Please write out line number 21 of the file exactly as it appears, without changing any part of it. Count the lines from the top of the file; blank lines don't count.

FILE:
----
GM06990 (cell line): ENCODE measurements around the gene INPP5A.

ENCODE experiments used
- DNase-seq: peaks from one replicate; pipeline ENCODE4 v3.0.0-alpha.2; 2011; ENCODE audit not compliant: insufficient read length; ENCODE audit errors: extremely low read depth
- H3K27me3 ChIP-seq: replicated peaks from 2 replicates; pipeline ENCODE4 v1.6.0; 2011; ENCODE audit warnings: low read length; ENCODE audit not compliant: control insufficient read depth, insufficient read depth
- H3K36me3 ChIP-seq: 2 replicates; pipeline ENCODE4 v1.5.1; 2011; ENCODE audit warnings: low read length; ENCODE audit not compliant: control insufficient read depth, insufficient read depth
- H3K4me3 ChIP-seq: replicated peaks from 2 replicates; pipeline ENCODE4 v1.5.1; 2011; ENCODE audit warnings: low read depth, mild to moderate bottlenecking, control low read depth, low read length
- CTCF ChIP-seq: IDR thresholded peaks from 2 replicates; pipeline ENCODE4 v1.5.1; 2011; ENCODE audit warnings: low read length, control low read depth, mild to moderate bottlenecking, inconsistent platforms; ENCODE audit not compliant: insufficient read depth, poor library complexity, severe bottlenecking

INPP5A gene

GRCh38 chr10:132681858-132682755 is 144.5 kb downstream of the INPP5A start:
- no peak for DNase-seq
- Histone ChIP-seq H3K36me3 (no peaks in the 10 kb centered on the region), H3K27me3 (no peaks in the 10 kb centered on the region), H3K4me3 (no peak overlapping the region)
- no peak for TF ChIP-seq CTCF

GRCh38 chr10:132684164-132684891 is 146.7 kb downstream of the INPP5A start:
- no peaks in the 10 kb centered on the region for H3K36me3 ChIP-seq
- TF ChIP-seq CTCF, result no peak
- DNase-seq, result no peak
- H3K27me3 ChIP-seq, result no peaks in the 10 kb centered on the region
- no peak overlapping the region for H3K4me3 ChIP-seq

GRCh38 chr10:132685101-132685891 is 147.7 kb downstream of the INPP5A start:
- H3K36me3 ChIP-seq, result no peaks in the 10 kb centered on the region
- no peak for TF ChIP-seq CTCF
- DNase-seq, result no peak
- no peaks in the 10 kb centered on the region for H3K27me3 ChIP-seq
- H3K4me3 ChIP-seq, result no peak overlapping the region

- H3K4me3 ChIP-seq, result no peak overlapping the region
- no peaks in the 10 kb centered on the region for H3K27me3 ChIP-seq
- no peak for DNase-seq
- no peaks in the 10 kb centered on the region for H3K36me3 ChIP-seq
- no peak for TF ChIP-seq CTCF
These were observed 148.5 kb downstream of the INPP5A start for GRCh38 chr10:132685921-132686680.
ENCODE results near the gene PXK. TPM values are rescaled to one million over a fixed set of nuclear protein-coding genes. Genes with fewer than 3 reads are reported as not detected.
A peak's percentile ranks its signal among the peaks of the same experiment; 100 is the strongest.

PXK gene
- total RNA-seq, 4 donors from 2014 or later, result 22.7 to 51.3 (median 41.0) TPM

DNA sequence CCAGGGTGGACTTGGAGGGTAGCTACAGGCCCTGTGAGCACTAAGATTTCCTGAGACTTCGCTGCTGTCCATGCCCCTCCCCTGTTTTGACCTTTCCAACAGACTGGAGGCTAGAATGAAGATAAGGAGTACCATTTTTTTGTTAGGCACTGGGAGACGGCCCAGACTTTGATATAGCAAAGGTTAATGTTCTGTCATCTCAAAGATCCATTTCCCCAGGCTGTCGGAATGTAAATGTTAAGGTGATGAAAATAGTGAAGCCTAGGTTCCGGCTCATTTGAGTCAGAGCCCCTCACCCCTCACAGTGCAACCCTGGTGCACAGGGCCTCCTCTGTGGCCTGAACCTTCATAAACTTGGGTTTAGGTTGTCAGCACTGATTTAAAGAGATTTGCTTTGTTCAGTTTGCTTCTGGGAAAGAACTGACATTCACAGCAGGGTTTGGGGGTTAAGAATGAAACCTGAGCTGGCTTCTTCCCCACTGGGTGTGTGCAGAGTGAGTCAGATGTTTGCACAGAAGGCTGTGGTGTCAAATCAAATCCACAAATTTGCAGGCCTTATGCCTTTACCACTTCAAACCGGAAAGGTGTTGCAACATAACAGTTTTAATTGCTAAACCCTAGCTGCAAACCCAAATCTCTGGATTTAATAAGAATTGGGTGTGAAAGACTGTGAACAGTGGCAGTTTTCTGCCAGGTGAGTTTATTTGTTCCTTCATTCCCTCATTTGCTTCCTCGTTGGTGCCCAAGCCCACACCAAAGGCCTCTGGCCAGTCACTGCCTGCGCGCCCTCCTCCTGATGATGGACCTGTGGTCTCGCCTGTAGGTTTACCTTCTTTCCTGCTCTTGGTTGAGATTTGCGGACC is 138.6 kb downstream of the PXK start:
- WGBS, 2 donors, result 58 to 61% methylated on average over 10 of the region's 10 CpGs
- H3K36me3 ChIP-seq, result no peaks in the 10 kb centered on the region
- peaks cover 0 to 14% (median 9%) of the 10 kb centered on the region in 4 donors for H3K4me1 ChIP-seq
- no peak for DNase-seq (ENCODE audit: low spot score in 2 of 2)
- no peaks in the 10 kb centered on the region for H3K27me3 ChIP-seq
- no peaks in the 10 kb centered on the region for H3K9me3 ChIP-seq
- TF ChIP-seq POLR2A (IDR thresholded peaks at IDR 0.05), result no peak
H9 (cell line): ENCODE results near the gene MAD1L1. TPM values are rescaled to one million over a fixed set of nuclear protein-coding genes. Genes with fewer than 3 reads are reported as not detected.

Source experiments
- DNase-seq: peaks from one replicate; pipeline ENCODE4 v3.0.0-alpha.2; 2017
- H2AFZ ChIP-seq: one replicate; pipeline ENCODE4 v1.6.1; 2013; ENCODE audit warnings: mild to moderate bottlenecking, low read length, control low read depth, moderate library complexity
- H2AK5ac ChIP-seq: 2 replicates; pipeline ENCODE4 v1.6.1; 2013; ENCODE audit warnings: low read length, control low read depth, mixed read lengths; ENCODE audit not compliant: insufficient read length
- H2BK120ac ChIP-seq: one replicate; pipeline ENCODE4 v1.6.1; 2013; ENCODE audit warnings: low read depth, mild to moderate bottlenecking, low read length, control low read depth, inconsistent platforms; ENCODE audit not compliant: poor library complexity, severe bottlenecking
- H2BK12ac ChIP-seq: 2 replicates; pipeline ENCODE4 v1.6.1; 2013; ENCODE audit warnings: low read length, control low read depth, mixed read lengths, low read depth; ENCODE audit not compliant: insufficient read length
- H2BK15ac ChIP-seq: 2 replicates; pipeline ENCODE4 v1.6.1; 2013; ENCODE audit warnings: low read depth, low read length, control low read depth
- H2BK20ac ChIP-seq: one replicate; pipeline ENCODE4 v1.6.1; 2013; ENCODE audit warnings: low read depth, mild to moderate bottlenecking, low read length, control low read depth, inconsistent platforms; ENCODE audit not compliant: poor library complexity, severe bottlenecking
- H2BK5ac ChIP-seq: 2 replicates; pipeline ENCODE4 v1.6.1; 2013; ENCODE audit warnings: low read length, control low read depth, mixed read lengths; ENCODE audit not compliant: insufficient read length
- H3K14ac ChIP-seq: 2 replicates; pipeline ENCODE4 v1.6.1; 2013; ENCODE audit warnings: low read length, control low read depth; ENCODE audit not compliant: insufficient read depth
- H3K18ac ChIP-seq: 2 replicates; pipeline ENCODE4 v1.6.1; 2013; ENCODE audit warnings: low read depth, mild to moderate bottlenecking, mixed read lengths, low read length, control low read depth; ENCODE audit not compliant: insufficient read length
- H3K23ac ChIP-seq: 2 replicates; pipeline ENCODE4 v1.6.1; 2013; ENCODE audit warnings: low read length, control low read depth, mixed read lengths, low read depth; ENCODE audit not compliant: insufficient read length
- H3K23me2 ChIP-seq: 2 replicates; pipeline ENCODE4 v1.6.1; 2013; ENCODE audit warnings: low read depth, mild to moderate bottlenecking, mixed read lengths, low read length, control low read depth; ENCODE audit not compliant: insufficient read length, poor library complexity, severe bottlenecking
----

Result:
- no peak for TF ChIP-seq CTCF